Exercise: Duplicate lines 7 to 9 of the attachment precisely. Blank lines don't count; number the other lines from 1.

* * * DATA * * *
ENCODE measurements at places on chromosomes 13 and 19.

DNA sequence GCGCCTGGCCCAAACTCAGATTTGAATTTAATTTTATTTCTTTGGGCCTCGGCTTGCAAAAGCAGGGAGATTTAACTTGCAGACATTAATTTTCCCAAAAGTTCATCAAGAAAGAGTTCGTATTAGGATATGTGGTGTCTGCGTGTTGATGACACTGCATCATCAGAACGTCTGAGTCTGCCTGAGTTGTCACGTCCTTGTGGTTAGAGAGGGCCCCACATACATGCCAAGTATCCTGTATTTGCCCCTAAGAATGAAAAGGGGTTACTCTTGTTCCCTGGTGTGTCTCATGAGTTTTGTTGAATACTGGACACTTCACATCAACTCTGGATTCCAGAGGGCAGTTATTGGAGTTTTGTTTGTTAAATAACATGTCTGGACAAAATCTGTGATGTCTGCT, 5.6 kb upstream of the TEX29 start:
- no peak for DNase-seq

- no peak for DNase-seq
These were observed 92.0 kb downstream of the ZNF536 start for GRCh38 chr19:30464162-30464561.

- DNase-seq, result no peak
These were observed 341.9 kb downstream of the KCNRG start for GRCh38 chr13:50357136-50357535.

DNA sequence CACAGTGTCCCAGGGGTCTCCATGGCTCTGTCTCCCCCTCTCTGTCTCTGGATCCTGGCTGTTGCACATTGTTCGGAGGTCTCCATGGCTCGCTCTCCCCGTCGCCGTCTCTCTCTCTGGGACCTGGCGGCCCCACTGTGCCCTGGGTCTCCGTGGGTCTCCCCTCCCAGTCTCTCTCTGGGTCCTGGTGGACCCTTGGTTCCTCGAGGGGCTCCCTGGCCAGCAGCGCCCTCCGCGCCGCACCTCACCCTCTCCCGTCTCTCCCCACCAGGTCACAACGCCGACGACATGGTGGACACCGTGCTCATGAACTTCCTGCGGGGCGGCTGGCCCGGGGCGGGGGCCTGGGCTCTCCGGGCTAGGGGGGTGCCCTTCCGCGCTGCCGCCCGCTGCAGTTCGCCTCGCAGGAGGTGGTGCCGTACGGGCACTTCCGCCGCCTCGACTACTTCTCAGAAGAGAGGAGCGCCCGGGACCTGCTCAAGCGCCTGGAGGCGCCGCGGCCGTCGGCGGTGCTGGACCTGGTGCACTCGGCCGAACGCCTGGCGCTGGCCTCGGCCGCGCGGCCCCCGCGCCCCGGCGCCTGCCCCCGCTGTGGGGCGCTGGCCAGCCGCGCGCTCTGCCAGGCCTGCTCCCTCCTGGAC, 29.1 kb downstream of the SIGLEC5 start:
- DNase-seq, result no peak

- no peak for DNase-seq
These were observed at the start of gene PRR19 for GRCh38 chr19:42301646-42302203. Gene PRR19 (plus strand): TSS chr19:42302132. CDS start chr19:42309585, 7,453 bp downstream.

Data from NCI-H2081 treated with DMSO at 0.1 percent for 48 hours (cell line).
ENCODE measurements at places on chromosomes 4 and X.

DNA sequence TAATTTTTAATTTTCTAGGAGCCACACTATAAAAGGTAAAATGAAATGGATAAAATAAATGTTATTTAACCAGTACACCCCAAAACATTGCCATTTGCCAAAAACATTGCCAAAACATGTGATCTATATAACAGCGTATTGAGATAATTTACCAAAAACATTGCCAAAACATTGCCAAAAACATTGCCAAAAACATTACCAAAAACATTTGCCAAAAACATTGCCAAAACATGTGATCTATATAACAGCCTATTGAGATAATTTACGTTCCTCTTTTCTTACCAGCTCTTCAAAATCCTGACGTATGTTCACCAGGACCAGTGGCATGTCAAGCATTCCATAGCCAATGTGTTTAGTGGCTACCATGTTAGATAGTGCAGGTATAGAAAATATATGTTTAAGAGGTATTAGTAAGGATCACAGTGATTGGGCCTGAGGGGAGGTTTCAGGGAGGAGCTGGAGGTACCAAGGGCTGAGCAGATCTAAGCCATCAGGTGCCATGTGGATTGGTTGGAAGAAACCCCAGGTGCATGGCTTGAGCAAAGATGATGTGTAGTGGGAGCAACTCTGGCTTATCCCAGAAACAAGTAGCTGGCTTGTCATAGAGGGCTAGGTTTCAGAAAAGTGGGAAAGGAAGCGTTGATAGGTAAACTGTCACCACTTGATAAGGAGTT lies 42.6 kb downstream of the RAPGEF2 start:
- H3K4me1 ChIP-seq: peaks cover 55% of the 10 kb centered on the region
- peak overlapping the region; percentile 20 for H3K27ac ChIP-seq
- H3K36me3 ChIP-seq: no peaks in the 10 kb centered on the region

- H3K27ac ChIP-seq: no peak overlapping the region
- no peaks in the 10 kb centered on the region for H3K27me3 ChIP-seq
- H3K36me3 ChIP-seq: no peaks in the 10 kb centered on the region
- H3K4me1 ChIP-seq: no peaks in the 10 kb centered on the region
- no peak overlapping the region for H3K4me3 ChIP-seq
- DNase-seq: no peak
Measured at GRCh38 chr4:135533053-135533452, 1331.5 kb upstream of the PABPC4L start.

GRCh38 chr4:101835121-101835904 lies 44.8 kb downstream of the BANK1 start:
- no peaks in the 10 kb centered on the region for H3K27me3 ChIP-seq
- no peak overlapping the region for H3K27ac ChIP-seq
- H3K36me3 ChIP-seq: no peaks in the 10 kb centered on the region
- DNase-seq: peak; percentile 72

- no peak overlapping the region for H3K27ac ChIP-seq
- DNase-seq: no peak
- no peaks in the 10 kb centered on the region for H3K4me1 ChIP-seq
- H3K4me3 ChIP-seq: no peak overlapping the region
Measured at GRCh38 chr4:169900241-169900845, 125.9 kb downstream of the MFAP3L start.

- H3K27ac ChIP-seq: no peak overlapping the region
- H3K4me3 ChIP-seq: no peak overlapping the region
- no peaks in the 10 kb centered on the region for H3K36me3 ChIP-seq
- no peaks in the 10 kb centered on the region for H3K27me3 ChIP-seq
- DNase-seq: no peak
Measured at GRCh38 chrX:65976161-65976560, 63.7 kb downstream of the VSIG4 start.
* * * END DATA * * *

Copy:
These were observed 341.9 kb downstream of the KCNRG start for GRCh38 chr13:50357136-50357535.

DNA sequence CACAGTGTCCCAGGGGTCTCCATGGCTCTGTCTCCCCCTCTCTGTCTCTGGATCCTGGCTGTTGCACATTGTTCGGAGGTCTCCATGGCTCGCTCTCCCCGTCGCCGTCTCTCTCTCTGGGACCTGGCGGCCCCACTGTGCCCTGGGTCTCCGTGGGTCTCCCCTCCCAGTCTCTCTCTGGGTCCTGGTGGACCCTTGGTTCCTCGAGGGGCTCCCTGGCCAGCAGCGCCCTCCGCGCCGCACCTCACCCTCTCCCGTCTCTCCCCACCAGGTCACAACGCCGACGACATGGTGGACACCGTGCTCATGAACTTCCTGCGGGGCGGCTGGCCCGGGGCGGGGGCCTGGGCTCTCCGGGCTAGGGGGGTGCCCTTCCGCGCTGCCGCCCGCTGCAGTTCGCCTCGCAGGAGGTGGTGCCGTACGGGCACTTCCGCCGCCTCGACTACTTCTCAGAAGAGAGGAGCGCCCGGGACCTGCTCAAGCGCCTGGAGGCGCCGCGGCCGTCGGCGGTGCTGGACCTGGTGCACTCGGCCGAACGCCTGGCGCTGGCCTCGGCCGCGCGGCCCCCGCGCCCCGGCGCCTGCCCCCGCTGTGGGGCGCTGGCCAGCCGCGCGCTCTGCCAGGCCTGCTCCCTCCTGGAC, 29.1 kb downstream of the SIGLEC5 start:
- DNase-seq, result no peak